The mental activities associated with thinking, knowing, remembering, and communicating
A mental grouping of similar objects, events, ideas, or people
A mental image or best example of a category - matching new items to the prototype provided a quick and easy method for including items in a category
A methodical, logical rule or procedure that guarantees solving a particular problem
A simple thinking strategy that often allows us to make judgments and solve problems efficiently
A sudden and often novel realization of the solution to a problem
A tendency to search for information that confirms one's preconceptions
The inability to see a problem from a new perspective
A tendency to approach a problem in a particular way, especially a way that has been successful in the past
The tendency to think of things only in terms of their usual functions
Judging the likelihood of things in terms of how well they seem to represent, or match, particular prototypes
Estimating the likelihood of events based on their availability in memory
The tendency to be more confident than correct - to overestimate the accuracy of one's beliefs and judgments
The way an issue is posed
The tendency for one's preexisting beliefs to distort logical reasoning, sometimes by making invalid conclusions seem valid, or valid conclusions seem invalid
Clinging to one's initial conceptions after the basis on which they were formed has been discredited
The science of designing and programming computer systems to do intelligent things and to simulate human thought processes
computer neural networks
Computer circuits that mimic the brain's interconnected neural cells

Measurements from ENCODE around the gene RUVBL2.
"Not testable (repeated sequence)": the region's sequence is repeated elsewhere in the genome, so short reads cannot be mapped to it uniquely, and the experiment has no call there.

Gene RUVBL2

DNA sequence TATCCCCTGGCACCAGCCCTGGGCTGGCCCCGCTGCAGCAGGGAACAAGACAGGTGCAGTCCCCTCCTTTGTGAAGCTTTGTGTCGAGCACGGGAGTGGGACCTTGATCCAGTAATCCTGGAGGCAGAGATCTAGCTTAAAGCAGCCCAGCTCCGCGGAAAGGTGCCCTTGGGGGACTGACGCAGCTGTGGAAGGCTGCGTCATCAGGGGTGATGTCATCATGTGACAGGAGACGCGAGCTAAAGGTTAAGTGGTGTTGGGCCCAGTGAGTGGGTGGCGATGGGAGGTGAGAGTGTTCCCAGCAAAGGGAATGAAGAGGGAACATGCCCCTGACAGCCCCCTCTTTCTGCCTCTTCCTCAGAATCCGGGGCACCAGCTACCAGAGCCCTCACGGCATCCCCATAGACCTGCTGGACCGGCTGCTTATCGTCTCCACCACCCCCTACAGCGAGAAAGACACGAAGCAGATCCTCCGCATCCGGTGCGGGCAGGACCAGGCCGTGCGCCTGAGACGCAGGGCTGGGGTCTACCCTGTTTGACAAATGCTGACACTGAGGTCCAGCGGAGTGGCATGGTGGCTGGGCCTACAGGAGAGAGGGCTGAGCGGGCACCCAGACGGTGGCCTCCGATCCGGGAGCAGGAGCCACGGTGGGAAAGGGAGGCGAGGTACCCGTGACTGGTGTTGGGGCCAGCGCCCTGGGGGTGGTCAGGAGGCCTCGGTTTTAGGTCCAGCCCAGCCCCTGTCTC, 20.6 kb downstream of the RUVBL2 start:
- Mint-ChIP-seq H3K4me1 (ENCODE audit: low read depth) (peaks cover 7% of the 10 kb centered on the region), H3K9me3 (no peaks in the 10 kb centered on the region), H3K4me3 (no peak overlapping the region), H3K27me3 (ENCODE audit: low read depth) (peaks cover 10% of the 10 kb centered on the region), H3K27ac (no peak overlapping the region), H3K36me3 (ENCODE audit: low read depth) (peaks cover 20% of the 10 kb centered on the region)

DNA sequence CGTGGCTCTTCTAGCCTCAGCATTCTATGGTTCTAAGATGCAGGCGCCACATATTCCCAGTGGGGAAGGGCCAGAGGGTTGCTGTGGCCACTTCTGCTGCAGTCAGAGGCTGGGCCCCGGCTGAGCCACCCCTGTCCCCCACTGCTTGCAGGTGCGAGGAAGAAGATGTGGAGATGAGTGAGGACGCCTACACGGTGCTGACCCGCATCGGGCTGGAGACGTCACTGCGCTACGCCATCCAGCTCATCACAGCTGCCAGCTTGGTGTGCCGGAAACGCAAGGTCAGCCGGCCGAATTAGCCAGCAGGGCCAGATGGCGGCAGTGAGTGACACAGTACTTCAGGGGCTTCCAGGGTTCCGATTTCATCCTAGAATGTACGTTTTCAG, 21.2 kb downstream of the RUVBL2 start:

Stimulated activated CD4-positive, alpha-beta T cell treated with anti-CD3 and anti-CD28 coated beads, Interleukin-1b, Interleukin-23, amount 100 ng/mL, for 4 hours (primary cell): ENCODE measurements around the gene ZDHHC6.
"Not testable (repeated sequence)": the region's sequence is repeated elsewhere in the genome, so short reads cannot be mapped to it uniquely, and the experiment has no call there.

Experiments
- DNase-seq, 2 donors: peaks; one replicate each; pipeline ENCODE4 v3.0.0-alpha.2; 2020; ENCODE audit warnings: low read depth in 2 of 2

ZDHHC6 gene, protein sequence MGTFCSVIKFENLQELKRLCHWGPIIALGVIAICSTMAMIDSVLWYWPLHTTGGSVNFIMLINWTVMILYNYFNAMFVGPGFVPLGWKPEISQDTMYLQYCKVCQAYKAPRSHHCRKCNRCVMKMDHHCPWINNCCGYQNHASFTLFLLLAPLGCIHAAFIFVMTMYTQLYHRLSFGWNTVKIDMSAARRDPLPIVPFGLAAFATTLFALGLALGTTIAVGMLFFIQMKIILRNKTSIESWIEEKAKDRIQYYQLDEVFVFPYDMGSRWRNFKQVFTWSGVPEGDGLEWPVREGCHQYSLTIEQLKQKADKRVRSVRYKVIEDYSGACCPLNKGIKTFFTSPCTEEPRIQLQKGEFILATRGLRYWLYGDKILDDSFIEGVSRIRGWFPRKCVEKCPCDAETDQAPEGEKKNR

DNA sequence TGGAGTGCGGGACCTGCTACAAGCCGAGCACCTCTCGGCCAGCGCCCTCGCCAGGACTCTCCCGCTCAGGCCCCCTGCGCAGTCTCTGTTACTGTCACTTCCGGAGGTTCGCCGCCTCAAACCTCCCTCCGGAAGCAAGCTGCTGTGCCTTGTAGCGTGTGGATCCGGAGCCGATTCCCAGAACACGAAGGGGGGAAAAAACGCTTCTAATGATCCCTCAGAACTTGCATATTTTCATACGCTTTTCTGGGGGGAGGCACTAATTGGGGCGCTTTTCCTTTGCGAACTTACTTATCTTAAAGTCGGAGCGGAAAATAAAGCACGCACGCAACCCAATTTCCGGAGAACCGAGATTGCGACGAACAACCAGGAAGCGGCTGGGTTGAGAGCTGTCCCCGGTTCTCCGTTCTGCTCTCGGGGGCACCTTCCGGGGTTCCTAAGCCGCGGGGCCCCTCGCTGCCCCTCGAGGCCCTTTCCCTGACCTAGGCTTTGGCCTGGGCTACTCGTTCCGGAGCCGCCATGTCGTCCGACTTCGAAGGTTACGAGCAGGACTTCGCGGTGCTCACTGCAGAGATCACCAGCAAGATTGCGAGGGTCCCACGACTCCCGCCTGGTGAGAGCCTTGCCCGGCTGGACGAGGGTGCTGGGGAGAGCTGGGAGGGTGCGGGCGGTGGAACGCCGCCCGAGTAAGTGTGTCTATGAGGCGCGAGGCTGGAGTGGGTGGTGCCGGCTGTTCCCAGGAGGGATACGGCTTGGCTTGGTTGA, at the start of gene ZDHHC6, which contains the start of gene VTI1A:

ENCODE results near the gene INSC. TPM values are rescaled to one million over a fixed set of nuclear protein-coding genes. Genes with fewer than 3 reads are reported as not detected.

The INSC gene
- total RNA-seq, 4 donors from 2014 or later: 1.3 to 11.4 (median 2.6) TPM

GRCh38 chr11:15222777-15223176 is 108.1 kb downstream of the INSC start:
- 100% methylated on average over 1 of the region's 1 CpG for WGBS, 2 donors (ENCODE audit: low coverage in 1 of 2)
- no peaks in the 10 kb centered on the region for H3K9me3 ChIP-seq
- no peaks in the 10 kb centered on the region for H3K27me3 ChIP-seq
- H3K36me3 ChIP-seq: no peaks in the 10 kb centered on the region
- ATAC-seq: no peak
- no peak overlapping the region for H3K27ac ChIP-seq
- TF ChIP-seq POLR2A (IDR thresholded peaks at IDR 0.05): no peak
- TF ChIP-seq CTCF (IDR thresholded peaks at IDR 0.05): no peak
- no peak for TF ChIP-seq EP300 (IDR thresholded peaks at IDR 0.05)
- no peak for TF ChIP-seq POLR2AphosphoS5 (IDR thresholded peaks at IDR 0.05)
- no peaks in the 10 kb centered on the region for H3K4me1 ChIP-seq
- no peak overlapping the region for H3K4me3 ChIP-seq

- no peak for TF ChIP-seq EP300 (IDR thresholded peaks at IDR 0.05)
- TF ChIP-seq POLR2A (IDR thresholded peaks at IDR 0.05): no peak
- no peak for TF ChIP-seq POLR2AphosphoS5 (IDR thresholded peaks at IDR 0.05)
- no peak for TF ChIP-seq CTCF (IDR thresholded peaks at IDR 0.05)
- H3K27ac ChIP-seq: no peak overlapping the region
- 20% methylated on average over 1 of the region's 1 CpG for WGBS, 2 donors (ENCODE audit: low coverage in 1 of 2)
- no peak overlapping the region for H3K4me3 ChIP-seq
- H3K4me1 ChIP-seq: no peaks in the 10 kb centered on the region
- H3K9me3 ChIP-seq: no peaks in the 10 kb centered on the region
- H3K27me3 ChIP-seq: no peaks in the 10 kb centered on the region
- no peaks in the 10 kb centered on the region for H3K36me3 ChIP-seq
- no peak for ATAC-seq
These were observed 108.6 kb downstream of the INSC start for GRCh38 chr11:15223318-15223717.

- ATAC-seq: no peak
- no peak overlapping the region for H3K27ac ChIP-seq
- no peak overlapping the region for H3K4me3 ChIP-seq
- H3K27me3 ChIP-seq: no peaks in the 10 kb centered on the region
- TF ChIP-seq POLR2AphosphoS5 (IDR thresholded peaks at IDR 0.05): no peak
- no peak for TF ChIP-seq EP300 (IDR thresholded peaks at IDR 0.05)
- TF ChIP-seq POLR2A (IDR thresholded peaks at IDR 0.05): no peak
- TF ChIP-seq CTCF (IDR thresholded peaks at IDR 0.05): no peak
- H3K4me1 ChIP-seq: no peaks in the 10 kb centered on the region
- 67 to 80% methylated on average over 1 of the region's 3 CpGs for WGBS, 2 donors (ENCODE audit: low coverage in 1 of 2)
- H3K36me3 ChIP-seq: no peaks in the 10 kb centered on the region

Our spoken, written, or signed words and the ways we combine them to communicate meaning
In a spoken language, the smallest distictive sound unit
In a language, the smallest unit that carries a meaning (may be a word or part of a word)
In a language, a system of rules that enables us to communicate with and understand others
The set of rules by which we derive meaning from morphemes, words, and sentences in a given language
The rules for combining words into grammatically sensible sentences in a given language
Beginning at 3 to 4 months, the stage of speech development in which the infant spontaneously utters various sounds at first unrelated to the household language
The stage in speech development, from about age 1 to 2, during which a child speaks mostly in single words
Beginning about age 2, the stage in speech development during which a child speaks mostly two-word statements
Early speech stage in which a child speaks like a telegram, using mostly nouns and verbs and omitting "auxiliary" words
Whorf's hypothesis that language determines the way we think
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